Later this week, Star Wars fans and American moviegoers will finally get a chance to see the latest movie in the sci-fi saga, "Star Wars: The Force Awakens."
So it wouldn't be surprising to see little baby Kylos, Finns and Reys running around in the new future, given they're the new central characters of the new Star Wars movies, and parents often take a cue from Star Wars when choosing baby names.
As Quartz's Nikhil Sonnad reported, babies born around the time of a new Star Wars movie are often given names related to the movies themselves. Sonnad's analysis of Social Security Administration data found that names like Luke, Leia, Han and Lando — all characters from the original Star Wars trilogy — all saw a spike around the time the movies came out during the late '70s and early '80s.
Some names, like Luke, were popular before the movies, but also saw a spike after "Star Wars" came out in 1977, Quartz reported.
Even the more obscure names from Star Wars — like Lando and Han — saw a spike, even though they were common elsewhere before the movies.
"Zooming in on the chart and ignoring the outlier of Luke, it's clear that Star Wars inspires pretty obscure names, too," Quartz reported. "Some of these had rarely or never appeared in the data previous to the release of the original Star Wars trilogy."
For example, Quartz reported that Lando was a common Italian name before Star Wars, and some Americans in WWII also had the name. But Lando saw a spike after "The Empire Strikes Back" came out in 1980.
"More surprising in this chart is undoubtedly the rise of 'Darth,' a name given to 13 boys in 1978. That's a small number, but without Star Wars, it would surely be zero," Quartz reported.
The same could soon be said for Kylo, the villain of the upcoming film. Right now, the name Kylo is the 7,591st most popular baby name, Nameberry reported — meaning it's not very popular at all but may follow in the footsteps of Darth Vader and rise after the new movie debuts.
These trends didn't just happen with the original trilogy, but the Star Wars prequels, too, which were released back in the early 2000s. For example, the name Anakin — the namesake of the prequels' main character, who later became known as Darth Vader, the original trilogy's main villain — saw a surge in the last decade, according to The A.V. Club. In fact, Anakin was the 957th most popular baby name in 2014.
But there's a downside to naming your child after a Star Wars character, especially one like Anakin, a character who has received a lot of flack and mainly negative criticism, according to The A.V. Club.
"Even without the knowledge that being an Anakin totally sucks, you have to wonder what exactly appeals to them when it comes to the name's associations," The A.V. Club reported. "Are they only thinking of their child as a cute young thing that will shout 'Yippee' in perpetuity? They might want to remember that children grow up. Or did they perhaps finish watching The Phantom Menace, turn off the TV, and say, 'Flawless. We may as well stop here, because there's no way any of the other movies will rise to this level of perfection! Anakin must turn out great and everything goes well.'"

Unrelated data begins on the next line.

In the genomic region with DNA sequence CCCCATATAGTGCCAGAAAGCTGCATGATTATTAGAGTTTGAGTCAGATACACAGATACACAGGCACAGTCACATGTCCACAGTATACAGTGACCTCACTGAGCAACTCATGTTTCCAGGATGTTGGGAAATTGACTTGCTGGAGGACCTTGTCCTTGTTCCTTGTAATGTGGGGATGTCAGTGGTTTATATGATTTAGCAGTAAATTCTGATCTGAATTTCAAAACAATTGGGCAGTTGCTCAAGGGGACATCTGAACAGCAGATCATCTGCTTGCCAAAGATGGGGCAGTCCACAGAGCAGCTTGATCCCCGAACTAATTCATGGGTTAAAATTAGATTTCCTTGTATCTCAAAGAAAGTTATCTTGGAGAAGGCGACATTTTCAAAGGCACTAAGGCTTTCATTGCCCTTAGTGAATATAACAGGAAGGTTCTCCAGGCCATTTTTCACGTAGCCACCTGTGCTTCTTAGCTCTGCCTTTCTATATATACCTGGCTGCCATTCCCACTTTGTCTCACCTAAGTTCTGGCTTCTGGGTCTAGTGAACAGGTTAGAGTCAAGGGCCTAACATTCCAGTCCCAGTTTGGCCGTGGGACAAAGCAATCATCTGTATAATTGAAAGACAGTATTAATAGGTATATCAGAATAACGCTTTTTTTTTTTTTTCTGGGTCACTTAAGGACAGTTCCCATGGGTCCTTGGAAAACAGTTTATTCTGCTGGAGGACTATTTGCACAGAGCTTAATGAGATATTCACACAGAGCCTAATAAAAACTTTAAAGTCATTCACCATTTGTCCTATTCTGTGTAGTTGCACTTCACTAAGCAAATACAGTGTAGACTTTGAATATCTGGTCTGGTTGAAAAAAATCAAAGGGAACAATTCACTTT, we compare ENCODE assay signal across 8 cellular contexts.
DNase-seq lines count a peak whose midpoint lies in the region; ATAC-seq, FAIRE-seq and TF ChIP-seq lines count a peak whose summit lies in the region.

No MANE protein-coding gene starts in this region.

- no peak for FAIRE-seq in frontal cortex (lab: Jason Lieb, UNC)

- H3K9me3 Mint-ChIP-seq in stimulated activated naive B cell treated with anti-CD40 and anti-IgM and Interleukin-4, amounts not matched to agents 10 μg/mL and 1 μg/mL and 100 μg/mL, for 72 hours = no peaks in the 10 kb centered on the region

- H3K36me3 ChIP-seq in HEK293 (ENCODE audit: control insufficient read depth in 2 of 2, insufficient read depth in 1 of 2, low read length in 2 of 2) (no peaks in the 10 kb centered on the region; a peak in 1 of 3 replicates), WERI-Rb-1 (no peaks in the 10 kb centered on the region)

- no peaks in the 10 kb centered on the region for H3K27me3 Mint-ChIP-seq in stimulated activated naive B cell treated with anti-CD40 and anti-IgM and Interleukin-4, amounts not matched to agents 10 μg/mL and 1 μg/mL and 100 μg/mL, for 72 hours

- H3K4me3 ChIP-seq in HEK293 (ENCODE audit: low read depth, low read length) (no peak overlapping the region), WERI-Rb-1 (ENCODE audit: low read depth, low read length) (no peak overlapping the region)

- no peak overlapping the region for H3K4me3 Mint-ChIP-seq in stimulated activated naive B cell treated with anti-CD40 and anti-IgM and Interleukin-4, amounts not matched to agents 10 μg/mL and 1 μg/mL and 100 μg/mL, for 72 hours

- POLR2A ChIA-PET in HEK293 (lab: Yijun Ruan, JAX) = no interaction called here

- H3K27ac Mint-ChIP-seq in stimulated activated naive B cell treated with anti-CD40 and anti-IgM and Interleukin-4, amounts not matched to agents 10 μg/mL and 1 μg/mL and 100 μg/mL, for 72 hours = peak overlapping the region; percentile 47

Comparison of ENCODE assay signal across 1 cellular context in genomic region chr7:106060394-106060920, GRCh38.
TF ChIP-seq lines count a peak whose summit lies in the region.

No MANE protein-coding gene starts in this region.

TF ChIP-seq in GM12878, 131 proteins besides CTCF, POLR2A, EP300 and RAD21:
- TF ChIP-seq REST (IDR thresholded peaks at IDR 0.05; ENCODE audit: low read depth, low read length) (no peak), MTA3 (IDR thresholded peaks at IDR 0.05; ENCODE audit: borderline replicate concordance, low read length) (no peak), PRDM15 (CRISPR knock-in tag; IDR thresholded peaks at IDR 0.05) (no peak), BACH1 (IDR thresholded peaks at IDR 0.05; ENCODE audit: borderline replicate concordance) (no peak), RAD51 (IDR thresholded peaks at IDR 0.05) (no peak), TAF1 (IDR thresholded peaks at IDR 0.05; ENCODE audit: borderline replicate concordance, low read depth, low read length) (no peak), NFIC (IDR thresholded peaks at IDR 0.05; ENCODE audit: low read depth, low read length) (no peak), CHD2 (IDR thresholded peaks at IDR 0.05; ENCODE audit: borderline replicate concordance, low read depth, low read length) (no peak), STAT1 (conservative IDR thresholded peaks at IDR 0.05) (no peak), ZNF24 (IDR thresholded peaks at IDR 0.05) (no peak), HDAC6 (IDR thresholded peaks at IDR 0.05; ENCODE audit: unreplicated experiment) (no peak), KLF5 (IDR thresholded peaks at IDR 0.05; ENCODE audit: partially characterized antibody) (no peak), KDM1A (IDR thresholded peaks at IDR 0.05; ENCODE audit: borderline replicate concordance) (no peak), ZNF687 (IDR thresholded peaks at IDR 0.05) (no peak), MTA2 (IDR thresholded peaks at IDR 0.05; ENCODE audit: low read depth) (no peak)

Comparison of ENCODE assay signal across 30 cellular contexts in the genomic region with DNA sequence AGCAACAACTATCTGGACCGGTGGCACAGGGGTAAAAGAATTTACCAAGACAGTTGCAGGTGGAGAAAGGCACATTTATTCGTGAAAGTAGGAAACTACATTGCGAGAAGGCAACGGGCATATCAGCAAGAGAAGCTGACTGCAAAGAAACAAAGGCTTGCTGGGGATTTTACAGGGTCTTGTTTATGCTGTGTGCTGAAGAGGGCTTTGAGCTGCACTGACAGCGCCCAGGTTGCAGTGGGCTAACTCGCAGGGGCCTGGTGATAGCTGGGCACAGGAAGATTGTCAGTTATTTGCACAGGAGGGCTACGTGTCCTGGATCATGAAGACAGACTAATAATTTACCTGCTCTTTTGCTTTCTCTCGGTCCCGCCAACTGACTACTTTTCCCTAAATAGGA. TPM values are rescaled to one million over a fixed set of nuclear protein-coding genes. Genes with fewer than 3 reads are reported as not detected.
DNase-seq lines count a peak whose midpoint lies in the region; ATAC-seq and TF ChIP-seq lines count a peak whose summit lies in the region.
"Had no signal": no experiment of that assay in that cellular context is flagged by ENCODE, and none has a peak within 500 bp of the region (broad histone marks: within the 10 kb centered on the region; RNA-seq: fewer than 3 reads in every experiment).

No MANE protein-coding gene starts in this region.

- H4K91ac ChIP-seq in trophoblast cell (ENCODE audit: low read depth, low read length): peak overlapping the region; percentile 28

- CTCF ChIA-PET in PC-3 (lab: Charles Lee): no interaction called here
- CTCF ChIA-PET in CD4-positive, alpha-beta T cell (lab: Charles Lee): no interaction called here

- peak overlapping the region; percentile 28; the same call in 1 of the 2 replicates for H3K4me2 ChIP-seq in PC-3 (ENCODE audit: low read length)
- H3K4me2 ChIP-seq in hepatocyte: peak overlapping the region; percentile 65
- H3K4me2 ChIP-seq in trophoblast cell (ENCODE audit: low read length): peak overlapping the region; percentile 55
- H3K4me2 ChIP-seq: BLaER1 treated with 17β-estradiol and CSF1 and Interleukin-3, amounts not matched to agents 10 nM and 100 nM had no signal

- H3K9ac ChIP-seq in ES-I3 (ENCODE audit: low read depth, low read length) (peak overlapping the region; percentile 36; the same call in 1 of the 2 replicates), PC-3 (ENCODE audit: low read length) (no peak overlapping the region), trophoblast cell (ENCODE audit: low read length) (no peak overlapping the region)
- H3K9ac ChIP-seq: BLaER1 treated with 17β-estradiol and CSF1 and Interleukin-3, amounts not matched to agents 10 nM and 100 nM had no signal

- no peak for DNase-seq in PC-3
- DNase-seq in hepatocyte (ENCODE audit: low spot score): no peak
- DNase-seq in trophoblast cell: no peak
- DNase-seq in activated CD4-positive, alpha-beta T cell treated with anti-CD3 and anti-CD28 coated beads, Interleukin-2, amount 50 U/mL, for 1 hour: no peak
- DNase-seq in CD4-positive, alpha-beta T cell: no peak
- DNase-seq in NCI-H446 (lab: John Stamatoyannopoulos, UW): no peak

It doesn't help matters that Anakin later grows up to be one of the biggest villains in film history, and even "killed younglings" in one of the prequel films.
But Yahoo's Gwynne Watkins made a different point about the name. Today's parents grew up with the new Star Wars trilogy, meaning that the prequel films influenced baby naming much like parents a generation ago did the same for their children with the original trilogy.
In fact, a few decades from now, the name Anakin may not stand out as "the father of Luke Skywalker and a once promising Jedi knight who became the evil Darth Vader," Watkins wrote.
Rather, the name may become more common in our everyday society and be — like Star Wars baby names before it — another popular baby name inspired by pop culture, Watkins wrote.
"It would seem that by the time these Anakins grow up, the name might be a normal part of our cultural nomenclature — much like 'Wendy,' a name created by J.M. Barrie for his book Peter Pan," Watkins explained.
For generations, including the current one, families have used pop culture to influence baby names — like how the name Bella saw a rise in popularity after the Twilight series debuted, Watkins wrote.
The same can be said for the name Leia, the character that Carrie Fisher played in the original Star Wars trilogy. Her name, though rare before the trilogy, climbed considerably after the films came out — and became synonymous with Star Wars itself, Watkins wrote.
"For generations who grew up with the original Star Wars movies, Leia is a name like any other," she wrote. "And for future generations, Anakin is likely to be the same."